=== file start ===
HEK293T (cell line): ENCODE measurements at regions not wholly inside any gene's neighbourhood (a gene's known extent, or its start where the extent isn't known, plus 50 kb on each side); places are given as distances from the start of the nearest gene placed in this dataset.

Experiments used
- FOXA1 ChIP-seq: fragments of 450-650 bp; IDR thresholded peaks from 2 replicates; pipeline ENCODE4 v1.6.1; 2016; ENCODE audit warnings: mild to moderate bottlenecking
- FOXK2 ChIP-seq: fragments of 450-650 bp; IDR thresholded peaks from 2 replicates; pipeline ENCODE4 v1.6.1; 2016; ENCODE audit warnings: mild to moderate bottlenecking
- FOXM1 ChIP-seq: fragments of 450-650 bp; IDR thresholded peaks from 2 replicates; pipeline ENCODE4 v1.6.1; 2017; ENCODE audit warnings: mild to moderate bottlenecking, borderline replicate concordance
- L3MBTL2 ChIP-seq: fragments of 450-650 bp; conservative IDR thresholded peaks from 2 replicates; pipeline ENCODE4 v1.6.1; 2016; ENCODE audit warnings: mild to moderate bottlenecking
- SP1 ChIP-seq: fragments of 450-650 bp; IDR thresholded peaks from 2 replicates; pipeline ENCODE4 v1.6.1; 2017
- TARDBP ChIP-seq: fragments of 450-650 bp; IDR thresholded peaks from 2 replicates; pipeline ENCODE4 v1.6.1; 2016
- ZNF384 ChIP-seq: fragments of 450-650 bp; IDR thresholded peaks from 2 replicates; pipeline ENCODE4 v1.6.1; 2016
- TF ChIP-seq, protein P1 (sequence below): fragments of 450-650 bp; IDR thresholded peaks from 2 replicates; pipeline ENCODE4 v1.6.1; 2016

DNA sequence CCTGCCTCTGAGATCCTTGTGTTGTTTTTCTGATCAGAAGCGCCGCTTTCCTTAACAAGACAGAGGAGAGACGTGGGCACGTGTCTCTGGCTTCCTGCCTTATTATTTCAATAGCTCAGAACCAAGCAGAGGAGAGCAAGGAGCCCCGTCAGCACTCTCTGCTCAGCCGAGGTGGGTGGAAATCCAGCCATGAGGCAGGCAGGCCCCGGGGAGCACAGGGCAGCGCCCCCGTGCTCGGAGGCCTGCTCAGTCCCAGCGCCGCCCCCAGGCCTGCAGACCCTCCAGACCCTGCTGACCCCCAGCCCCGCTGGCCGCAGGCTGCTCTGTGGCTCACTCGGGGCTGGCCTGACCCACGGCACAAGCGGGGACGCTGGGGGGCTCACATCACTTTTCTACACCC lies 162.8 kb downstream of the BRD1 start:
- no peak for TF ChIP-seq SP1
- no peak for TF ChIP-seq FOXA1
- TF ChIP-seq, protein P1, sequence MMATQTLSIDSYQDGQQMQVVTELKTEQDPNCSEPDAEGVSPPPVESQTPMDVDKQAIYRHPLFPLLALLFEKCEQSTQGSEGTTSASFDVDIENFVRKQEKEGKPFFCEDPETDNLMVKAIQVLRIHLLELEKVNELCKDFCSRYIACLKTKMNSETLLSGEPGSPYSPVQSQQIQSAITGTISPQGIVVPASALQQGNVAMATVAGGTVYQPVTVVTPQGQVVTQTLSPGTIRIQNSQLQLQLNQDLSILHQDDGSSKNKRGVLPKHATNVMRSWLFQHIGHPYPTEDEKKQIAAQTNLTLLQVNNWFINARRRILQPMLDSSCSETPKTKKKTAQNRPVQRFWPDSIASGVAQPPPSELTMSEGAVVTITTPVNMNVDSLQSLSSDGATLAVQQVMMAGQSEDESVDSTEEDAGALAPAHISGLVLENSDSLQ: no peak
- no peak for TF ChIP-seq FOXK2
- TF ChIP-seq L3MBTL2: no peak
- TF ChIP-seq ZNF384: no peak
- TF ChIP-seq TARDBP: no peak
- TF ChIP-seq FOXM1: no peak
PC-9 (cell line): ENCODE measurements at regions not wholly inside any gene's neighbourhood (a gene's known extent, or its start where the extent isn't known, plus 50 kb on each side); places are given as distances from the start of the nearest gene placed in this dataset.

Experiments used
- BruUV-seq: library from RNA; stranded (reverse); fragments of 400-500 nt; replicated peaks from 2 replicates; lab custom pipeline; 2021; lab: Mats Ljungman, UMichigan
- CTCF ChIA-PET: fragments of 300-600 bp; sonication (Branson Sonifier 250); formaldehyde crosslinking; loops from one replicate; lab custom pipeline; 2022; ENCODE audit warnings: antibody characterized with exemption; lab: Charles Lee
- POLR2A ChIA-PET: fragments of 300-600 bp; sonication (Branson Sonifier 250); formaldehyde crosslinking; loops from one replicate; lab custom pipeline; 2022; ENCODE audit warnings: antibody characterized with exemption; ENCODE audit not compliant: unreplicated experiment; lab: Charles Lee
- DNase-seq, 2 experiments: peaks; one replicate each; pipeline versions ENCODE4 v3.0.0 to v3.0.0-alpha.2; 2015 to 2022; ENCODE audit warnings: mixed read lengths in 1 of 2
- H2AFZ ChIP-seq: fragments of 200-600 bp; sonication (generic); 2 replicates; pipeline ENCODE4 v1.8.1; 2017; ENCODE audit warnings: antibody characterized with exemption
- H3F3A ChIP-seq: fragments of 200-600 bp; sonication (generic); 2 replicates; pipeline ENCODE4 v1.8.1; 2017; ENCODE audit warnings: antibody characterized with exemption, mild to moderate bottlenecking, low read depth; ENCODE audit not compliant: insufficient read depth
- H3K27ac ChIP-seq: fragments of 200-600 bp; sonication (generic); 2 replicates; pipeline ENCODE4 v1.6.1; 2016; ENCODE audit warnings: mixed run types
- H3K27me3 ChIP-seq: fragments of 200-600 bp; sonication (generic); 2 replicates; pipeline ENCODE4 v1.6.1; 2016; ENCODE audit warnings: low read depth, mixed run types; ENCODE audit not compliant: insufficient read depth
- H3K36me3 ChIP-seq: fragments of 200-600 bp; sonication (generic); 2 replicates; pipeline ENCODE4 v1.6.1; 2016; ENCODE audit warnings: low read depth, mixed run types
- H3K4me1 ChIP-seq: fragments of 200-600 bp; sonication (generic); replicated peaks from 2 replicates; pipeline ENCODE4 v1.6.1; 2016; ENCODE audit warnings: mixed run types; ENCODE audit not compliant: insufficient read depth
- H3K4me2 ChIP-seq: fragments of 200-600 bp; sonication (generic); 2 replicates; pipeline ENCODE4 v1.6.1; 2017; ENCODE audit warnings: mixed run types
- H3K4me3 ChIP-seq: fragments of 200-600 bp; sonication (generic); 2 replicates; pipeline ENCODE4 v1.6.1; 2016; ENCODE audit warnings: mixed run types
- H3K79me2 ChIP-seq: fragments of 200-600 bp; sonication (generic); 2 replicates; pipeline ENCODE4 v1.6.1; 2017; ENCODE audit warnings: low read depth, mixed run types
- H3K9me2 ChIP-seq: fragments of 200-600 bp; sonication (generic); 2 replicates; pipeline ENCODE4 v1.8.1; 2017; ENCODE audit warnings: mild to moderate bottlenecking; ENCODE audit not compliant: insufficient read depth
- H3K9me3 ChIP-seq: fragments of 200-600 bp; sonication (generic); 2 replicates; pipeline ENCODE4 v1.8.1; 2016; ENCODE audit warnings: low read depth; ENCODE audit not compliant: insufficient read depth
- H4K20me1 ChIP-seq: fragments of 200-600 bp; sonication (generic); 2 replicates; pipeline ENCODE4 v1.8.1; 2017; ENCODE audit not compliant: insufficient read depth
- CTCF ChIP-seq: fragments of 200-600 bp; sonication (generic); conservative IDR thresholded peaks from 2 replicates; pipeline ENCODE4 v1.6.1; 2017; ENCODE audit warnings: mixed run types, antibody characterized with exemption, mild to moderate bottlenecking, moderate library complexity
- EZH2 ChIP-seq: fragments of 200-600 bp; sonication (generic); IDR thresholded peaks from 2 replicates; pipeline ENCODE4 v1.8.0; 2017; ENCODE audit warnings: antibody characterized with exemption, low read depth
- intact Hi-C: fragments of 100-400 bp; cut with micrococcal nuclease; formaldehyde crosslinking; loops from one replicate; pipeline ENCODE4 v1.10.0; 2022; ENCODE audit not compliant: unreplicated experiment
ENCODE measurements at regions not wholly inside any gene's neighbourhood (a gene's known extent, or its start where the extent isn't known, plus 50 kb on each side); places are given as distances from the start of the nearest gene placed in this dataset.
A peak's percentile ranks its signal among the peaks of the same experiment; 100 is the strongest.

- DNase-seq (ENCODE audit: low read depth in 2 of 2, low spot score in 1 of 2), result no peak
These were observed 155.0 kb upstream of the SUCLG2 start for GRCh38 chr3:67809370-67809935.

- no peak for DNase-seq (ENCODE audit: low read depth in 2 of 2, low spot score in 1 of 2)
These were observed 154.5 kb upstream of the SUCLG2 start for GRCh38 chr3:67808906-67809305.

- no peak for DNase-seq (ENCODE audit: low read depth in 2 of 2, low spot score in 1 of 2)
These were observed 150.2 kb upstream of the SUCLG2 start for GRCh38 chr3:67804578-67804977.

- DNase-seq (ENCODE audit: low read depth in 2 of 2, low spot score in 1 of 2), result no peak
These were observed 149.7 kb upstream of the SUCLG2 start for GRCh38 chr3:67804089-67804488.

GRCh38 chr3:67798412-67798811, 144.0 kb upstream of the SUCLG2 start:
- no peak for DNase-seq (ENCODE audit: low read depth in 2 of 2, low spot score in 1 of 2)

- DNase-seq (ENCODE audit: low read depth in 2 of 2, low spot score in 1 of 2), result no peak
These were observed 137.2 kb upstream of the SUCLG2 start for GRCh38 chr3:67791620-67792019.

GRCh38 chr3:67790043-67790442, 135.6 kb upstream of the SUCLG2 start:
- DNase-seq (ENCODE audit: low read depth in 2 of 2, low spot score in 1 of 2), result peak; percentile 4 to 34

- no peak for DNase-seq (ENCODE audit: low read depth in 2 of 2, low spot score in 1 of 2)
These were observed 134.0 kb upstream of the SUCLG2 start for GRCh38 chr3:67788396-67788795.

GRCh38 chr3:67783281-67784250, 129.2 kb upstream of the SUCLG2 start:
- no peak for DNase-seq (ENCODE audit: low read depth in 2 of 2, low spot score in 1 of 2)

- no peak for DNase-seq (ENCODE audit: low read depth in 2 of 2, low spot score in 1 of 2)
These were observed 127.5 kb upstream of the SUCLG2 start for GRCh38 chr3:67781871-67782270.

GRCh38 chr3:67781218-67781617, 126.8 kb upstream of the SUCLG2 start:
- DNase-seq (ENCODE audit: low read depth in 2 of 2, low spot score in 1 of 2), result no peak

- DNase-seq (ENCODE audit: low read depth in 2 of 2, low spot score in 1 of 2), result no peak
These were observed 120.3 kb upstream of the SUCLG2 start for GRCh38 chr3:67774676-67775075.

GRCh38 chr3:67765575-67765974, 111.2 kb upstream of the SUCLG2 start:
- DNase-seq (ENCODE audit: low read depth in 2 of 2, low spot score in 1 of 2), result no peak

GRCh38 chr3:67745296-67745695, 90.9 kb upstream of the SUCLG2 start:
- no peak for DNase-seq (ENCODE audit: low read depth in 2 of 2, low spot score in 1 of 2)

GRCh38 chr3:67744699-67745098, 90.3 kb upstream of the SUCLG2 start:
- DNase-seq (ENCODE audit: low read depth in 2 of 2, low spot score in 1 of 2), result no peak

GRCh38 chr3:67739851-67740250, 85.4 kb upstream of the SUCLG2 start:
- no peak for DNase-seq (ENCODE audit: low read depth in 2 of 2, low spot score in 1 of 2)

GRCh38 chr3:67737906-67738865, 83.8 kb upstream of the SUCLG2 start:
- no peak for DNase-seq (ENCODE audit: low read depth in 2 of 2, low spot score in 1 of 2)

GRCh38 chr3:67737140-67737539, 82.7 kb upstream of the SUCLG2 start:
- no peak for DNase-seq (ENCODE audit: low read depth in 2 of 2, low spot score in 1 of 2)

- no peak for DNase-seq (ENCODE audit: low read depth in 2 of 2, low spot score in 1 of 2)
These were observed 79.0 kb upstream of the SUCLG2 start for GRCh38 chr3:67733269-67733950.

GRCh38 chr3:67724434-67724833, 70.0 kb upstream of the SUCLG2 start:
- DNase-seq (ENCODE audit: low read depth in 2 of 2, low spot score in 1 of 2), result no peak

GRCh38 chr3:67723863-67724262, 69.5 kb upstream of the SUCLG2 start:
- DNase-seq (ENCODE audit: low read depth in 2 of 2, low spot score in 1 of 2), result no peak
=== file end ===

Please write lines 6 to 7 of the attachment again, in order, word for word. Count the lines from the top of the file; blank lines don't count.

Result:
- L3MBTL2 ChIP-seq: fragments of 450-650 bp; conservative IDR thresholded peaks from 2 replicates; pipeline ENCODE4 v1.6.1; 2016; ENCODE audit warnings: mild to moderate bottlenecking
- SP1 ChIP-seq: fragments of 450-650 bp; IDR thresholded peaks from 2 replicates; pipeline ENCODE4 v1.6.1; 2017